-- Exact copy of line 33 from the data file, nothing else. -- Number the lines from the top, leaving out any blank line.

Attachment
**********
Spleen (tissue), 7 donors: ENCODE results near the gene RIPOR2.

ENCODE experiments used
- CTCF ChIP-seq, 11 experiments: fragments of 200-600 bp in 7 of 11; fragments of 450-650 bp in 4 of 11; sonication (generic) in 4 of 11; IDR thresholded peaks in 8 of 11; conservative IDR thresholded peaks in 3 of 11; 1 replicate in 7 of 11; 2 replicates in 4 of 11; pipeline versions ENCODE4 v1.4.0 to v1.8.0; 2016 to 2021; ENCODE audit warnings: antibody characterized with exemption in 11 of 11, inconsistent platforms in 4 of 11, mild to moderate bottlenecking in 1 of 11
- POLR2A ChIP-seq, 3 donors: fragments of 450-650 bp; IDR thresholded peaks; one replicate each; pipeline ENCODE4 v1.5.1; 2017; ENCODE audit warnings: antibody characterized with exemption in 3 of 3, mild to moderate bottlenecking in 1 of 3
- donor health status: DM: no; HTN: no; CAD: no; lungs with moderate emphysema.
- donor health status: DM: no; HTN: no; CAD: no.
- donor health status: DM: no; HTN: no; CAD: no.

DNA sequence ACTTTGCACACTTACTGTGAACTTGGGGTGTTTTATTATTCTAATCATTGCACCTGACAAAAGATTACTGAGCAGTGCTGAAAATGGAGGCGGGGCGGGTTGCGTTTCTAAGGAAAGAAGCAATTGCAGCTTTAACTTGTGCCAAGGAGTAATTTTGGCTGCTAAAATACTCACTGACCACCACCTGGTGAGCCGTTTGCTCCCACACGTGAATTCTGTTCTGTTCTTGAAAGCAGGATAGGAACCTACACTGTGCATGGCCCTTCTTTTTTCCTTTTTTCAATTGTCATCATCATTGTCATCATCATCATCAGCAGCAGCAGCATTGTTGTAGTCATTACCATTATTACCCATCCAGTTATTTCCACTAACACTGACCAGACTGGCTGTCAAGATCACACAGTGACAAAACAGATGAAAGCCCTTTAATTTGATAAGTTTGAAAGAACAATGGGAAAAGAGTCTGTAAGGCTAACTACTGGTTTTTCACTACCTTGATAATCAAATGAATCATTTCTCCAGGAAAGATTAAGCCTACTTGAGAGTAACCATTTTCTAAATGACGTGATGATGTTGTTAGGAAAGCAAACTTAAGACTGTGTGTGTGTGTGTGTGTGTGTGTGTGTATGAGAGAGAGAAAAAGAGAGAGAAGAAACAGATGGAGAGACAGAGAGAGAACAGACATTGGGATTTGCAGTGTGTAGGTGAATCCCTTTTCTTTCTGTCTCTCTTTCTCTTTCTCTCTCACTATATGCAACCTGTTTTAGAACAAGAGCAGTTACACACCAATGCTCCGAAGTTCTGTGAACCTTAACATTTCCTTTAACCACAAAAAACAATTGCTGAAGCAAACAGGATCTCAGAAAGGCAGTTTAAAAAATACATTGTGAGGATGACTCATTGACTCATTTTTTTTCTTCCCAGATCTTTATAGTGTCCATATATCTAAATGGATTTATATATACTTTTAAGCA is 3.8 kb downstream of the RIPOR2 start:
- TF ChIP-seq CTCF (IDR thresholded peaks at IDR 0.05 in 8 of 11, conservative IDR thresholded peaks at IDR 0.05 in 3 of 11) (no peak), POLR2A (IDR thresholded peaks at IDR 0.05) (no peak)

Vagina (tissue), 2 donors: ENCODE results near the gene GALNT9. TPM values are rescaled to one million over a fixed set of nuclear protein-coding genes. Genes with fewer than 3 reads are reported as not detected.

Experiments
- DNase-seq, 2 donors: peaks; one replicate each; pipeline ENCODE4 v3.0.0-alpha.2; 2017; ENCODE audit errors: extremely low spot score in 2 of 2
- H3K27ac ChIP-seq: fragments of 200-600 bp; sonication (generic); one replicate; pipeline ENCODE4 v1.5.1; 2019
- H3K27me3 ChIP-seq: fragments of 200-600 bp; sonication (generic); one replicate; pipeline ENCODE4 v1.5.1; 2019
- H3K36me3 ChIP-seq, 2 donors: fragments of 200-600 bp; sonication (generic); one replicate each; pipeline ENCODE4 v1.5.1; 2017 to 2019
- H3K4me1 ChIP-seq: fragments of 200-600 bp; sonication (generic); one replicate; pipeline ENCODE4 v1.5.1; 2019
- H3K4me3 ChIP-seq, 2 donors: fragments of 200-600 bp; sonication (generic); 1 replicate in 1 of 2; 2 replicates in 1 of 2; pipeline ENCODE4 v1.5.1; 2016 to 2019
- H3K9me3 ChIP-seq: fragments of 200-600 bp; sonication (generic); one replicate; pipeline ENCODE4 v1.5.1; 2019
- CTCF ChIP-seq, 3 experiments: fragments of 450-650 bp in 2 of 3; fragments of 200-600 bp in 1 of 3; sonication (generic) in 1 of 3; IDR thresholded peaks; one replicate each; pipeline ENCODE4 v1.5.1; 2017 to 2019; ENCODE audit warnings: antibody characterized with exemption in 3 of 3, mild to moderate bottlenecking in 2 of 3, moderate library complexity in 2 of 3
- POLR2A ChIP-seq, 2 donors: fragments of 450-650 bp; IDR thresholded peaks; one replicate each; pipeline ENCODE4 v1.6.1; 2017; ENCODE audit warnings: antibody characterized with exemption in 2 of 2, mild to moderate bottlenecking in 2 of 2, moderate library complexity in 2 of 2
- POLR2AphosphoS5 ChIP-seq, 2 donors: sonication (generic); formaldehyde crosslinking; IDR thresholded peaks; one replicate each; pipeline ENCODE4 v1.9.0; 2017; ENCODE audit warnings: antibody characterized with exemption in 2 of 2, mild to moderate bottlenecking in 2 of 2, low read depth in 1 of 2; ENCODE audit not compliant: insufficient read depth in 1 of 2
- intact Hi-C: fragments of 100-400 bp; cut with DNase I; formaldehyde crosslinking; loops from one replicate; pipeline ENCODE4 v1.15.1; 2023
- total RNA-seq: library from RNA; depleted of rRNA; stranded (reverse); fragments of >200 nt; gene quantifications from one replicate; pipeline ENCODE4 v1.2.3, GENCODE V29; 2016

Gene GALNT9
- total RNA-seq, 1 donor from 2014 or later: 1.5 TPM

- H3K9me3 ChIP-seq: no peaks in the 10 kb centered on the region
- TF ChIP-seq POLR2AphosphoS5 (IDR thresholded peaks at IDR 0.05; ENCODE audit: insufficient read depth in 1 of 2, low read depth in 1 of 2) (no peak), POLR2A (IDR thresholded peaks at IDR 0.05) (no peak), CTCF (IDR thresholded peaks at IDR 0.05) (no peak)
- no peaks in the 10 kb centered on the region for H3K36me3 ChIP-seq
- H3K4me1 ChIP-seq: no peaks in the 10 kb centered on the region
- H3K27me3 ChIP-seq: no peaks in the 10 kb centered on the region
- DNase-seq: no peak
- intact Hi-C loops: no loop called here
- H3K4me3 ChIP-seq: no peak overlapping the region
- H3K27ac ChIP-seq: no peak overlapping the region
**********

- H3K4me3 ChIP-seq: no peak overlapping the region